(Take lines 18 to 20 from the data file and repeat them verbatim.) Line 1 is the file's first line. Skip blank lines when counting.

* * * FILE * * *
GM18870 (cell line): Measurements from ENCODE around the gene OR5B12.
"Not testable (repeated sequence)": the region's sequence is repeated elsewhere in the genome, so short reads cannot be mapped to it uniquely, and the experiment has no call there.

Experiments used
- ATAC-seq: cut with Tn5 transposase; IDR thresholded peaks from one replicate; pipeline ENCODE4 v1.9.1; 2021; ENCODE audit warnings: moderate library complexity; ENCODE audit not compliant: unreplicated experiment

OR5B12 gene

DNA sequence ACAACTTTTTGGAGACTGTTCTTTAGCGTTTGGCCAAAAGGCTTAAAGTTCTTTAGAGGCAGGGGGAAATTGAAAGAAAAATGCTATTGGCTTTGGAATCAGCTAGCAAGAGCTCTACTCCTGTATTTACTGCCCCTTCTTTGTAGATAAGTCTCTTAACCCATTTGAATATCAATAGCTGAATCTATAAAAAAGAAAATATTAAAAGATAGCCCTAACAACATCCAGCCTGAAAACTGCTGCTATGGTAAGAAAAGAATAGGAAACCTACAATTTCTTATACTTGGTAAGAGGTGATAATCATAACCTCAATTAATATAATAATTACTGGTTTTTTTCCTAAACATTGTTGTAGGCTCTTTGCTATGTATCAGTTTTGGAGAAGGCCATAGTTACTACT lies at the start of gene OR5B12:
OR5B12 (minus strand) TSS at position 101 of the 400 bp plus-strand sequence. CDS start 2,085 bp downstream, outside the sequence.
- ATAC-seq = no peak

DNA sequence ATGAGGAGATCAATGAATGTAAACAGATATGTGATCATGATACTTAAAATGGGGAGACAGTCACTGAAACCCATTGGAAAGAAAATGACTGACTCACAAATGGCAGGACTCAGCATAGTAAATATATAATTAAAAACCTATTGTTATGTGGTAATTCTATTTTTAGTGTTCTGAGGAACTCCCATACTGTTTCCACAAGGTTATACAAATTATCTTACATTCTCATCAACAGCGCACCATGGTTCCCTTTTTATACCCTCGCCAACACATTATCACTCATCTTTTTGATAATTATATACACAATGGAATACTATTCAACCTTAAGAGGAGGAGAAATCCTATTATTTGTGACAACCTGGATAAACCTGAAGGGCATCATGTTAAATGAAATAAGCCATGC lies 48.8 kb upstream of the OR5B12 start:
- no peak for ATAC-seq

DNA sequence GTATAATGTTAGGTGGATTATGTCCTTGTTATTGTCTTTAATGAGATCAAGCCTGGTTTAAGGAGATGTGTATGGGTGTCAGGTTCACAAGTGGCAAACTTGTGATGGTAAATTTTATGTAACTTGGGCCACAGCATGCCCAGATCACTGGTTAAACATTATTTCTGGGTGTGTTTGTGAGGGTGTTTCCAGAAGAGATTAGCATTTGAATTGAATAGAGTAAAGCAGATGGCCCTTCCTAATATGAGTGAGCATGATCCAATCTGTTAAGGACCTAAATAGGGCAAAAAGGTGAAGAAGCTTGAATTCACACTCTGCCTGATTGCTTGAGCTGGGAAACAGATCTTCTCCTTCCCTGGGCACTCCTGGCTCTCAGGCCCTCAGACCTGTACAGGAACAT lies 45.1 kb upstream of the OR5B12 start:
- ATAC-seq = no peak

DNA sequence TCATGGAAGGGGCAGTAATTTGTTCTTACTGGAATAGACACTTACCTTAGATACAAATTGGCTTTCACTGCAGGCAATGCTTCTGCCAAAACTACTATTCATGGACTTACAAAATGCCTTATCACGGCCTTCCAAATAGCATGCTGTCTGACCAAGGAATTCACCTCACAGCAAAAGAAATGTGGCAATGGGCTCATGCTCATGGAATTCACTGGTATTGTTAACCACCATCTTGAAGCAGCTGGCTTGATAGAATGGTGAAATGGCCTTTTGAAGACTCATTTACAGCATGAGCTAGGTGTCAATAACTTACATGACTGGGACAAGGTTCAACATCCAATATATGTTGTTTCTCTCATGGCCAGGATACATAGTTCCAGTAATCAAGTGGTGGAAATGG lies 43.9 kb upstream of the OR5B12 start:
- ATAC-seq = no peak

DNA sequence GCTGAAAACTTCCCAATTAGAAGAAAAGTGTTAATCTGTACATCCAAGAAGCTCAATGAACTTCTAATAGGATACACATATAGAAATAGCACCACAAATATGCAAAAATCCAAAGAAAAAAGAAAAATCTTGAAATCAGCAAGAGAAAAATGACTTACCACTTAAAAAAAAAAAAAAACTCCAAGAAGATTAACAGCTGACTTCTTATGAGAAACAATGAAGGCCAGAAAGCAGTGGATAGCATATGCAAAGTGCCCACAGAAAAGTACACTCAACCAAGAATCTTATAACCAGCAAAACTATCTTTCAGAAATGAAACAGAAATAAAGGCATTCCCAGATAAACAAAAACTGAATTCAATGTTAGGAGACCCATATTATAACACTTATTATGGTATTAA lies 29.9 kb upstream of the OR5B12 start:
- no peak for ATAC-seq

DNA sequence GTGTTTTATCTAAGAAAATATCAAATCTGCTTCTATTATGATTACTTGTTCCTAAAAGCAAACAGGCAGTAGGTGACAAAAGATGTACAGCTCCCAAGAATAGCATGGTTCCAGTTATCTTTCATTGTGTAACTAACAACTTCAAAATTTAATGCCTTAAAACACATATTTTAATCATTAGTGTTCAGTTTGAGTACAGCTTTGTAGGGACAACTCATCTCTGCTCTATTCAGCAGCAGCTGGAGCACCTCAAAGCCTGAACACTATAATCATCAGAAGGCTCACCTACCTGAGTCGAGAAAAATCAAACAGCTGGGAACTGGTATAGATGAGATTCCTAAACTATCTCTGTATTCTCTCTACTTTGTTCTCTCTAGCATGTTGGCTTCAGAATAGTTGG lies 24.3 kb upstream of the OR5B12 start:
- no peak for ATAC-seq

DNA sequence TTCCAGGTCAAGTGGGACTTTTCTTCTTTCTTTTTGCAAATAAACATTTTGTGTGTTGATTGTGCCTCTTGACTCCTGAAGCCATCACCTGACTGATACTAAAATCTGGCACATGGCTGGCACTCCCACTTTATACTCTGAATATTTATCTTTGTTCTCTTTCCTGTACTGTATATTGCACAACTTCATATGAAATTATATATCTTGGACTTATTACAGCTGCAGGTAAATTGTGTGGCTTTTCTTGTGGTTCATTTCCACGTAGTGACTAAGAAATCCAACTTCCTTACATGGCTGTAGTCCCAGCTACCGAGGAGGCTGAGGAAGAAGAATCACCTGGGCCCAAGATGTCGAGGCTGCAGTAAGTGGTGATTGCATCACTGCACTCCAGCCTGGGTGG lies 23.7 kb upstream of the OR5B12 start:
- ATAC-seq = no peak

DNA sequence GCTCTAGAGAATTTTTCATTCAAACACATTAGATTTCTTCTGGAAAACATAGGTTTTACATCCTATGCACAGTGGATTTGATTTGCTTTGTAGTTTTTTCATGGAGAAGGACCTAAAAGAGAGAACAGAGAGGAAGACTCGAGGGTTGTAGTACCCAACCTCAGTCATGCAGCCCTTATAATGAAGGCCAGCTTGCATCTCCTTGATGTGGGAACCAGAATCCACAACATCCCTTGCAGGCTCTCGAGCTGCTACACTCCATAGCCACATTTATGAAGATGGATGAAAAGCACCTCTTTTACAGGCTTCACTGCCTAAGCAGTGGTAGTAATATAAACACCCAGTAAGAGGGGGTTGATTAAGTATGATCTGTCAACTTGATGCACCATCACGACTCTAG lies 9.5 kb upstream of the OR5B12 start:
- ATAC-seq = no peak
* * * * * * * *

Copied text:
- no peak for ATAC-seq

DNA sequence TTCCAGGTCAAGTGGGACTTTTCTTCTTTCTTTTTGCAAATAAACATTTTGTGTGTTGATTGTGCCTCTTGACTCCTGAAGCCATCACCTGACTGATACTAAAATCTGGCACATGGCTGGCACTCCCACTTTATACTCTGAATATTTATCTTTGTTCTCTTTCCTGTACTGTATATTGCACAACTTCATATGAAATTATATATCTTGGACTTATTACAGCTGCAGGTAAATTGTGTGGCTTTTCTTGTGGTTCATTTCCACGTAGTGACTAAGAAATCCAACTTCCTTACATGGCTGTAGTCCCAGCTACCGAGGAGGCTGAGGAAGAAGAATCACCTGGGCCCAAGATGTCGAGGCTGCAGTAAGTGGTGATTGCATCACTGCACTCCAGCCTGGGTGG lies 23.7 kb upstream of the OR5B12 start:
- ATAC-seq = no peak